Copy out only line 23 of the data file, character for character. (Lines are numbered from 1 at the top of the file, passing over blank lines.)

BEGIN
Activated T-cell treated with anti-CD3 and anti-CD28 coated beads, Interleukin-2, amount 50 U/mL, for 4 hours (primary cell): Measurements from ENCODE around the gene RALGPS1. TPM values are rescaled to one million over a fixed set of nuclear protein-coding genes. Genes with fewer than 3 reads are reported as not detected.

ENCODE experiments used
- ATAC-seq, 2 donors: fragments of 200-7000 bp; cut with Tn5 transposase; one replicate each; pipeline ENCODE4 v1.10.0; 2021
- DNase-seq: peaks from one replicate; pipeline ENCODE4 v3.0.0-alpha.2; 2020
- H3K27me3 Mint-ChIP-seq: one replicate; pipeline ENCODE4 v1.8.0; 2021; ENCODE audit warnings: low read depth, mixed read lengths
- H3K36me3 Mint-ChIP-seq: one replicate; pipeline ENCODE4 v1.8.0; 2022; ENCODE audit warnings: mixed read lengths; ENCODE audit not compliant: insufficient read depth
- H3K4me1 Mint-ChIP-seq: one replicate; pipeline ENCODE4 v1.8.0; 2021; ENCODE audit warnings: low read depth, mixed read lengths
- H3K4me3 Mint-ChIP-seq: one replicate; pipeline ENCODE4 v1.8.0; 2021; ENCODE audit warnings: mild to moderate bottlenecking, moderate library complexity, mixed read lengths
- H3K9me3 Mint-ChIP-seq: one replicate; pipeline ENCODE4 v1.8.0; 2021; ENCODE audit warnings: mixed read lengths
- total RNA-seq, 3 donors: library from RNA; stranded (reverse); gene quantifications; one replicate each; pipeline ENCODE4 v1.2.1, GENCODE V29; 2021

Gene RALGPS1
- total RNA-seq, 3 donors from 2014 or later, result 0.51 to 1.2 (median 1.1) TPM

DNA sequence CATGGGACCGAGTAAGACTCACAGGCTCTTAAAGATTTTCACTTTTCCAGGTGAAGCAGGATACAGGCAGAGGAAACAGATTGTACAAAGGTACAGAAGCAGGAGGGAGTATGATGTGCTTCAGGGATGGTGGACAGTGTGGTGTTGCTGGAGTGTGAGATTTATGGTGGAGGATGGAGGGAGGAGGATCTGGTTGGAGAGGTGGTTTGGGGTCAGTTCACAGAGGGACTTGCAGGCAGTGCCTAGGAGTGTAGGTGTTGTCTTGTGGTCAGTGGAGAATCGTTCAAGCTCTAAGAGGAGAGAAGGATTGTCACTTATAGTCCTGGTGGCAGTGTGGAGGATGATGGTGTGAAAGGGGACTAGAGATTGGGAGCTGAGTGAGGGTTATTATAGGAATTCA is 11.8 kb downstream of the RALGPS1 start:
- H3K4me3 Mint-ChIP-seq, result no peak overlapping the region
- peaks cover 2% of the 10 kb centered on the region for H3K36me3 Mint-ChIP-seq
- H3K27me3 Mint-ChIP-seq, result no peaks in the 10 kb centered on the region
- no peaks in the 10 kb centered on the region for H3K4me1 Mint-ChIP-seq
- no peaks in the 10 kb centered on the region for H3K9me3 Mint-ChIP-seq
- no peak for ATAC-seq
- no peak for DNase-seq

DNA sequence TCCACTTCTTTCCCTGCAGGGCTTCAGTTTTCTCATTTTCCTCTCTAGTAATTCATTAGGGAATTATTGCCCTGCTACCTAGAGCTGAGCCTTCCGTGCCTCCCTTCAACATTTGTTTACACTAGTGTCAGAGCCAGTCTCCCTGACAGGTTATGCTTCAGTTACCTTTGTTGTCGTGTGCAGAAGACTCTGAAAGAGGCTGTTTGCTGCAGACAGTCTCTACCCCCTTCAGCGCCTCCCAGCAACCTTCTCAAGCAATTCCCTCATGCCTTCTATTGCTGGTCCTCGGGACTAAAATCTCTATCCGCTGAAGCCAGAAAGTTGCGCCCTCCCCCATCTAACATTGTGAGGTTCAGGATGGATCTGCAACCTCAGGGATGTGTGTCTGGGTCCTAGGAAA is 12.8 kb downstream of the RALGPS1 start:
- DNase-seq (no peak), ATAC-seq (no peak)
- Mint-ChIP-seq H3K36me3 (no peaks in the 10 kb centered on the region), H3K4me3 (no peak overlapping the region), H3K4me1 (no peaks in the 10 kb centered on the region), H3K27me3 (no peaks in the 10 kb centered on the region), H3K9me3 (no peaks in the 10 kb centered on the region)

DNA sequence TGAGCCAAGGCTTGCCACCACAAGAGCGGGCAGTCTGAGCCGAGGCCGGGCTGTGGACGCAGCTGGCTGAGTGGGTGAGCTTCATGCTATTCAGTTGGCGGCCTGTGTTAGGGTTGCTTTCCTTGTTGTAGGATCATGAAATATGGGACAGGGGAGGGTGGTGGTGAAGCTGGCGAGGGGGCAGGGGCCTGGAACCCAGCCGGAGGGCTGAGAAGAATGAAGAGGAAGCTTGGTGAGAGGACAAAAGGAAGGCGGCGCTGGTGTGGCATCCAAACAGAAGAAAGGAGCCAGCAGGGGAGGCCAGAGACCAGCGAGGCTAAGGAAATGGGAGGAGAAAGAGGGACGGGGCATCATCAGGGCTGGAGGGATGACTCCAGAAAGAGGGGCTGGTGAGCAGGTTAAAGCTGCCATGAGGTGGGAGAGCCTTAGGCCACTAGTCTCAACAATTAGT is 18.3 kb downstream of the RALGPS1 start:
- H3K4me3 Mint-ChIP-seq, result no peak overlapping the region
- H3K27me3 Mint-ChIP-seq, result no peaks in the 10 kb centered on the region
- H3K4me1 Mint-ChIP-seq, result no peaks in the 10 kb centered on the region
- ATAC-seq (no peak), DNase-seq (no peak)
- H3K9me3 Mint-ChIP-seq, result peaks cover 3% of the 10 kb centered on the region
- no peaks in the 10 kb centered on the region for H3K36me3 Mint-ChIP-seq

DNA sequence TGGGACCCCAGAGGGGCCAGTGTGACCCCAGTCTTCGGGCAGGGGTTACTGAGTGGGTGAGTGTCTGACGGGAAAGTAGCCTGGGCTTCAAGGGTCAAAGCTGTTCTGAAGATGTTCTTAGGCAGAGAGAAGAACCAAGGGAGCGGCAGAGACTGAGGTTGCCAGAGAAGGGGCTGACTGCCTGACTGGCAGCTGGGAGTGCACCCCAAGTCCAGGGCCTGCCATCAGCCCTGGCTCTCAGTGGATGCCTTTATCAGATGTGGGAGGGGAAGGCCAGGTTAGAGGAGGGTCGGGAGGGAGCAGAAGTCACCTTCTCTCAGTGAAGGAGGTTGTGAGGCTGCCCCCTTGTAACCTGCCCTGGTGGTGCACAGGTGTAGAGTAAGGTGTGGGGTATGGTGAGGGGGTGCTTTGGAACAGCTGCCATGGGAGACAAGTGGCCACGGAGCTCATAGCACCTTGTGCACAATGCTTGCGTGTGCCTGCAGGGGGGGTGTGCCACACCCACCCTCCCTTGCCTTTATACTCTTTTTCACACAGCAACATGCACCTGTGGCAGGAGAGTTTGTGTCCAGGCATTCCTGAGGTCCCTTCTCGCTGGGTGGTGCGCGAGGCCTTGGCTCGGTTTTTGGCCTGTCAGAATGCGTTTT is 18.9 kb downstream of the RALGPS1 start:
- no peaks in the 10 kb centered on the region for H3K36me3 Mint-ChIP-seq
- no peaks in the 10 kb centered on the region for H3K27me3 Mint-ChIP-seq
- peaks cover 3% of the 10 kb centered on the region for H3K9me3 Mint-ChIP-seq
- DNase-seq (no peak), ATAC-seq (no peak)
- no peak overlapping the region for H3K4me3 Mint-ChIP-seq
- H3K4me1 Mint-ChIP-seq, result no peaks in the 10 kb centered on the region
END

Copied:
- Mint-ChIP-seq H3K36me3 (no peaks in the 10 kb centered on the region), H3K4me3 (no peak overlapping the region), H3K4me1 (no peaks in the 10 kb centered on the region), H3K27me3 (no peaks in the 10 kb centered on the region), H3K9me3 (no peaks in the 10 kb centered on the region)